US admits al-Qaida chief unarmed when shot dead | Inquirer News

US admits al-Qaida chief unarmed when shot dead

WASHINGTON—A US commando’s curt message to superiors signaled the end had come for the world’s most wanted terrorist: “Geronimo EKIA,” meaning enemy killed in action.

Osama bin Laden, the al-Qaida leader who liked to pose with a menacing AK-47 assault rifle in his hand or by his side, was discovered without a gun by the Navy SEALs who barged into his room and shot him dead early Monday in Pakistan.


The White House on Tuesday gave a more complete picture of the assault—and corrected some key details from earlier official accounts—as the team that pulled off the storied raid briefed officials and rested back at Andrews Air Force Base outside Washington.

The administration possesses graphic images of Bin Laden’s corpse, at least one of which is likely to be released, according to Central Intelligence Agency (CIA) Director Leon Panetta. Officials hope that doing so would quiet any doubts that Bin Laden is indeed dead. The worry is that anti-US sentiment would be inflamed as a result.


US Rep. Peter King of New York, among the lawmakers who had the images described to them, played down that concern.

“They’re not going to scare people off,” he said. “Nothing more than you’d expect with a person with a bullet in his head.”

Codenamed Geronimo after the Apache Indian fighter of the late 1800s, Bin Laden was buried at sea from a US Navy ship scant hours after his death.

<strong>Split-second action</strong>

White House officials initially suggested Bin Laden had been holding a gun and perhaps firing at US forces. The corrected account raised questions about whether the Americans ever planned to take him alive, or simply were out to kill him.

Panetta told “PBS NewsHour” that Bin Laden “made some threatening moves” that “represented a clear threat to our guys” but was not more specific about what the unarmed terrorist did as the commandos engaged others at the compound in a firefight and burst into their prey’s room.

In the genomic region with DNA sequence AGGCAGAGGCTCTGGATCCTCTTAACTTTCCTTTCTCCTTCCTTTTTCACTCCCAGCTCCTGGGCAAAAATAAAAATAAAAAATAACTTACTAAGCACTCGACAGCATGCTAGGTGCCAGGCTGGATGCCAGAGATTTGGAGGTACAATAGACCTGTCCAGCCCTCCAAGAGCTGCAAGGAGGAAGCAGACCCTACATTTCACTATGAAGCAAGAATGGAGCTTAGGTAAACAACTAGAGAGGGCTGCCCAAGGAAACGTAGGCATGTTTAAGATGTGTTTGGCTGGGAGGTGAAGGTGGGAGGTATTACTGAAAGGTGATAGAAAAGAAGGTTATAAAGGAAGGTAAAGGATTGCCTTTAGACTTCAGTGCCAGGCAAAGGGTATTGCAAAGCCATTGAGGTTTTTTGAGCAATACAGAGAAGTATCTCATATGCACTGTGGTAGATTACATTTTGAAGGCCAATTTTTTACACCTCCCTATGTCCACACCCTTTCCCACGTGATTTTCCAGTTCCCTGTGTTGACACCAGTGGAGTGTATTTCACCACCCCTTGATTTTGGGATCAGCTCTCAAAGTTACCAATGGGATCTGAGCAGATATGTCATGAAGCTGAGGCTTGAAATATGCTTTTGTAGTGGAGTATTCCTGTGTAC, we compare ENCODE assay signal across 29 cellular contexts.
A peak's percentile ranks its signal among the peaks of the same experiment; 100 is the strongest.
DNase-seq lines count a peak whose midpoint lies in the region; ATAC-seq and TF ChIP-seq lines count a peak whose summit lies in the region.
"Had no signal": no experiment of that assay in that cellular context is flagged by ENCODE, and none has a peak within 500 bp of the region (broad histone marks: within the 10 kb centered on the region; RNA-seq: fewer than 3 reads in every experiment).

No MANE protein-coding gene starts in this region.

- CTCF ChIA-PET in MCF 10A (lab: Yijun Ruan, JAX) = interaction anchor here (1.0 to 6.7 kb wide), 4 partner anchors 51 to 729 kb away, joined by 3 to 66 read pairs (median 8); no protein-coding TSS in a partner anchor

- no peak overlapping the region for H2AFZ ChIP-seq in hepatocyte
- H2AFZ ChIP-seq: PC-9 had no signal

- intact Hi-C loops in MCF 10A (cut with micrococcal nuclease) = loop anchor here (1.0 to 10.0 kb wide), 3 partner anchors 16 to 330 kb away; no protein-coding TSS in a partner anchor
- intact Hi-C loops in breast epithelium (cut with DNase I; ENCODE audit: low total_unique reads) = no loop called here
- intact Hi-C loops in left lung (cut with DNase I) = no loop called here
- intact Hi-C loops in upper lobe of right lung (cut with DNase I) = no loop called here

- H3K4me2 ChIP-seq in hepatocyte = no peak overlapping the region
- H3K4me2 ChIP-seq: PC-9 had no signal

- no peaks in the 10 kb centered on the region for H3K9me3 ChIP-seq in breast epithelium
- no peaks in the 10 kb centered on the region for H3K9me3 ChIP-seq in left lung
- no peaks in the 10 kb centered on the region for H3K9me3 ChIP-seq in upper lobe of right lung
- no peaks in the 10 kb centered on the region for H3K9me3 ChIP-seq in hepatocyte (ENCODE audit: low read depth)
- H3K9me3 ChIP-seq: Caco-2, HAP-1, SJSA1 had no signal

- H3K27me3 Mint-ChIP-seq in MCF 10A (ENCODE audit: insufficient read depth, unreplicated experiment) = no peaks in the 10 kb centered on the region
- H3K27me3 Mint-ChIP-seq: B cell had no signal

“I don’t think he had a lot of time to say anything,” Panetta said. “It was a firefight going up that compound. … This was all split-second action on the part of the SEALs.”


Panetta underscored that Obama had given permission to kill the terrorist leader: “The authority here was to kill Bin Laden,” he said. “And obviously, under the rules of engagement, if he had in fact thrown up his hands, surrendered and didn’t appear to be representing any kind of threat, then they were to capture him. But they had full authority to kill him.”

After they shot him in the head and chest, the SEAL team in just minutes quickly swept Bin Laden’s compound for useful intelligence, making off with a cache of computer equipment and documents. The CIA was hurriedly setting up a task force to review the material from the highest level of al-Qaida’s leadership.

<strong>The fog of war</strong>

The revised account of Bin Laden’s final moments was one of many official details that have changed since he was killed in the nighttime raid in the Pakistani city of Abbottabad. The White House misidentified which of Bin Laden’s sons was killed—it was Khalid, not Hamza. Officials incorrectly said Bin Laden’s wife died in gunfire while serving as his human shield. That actually was the wife of a Bin Laden aide, and she was just caught in crossfire, the White House said on Tuesday.

White House Press Secretary Jay Carney attributed those discrepancies to the fog of war, saying the information was coming in bit by bit and was still being reviewed. Nevertheless, the contradictory statements may raise suspicions about the White House’s version of events, given that no independent account from another source is likely to emerge. The only non-US witnesses to survive the raid are in Pakistani custody.

Five people were killed in the raid, officials said: Bin Laden; his son; his most trusted courier, Abu Ahmed al-Kuwaiti; and al-Kuwaiti’s wife and brother. The latest White House account leaves open the question of whether there was any gunfire from Bin Laden’s defenders in his room before the commandos shot him.

<strong>Obama to visit Ground Zero</strong>

President Barack Obama prepared to visit the site of the destroyed World Trade Center towers in New York City on Thursday to mark the end to one of history’s most intense manhunts and to remember anew the victims of the Sept. 11, 2001, terrorist attacks at the hands of Bin Laden’s al-Qaida organization.

<strong>Dead or alive</strong>

For the long-term legacy of the most successful counterterrorism operation in US history, the fact that Bin Laden was unarmed is unlikely to matter much to the Americans he declared war against. President George W. Bush famously said he wanted Bin Laden “dead or alive,” and the CIA’s top counterterrorism official once promised to bring Bin Laden’s head back on a stake.

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TAGS: Acts of terror, alQueda, Military
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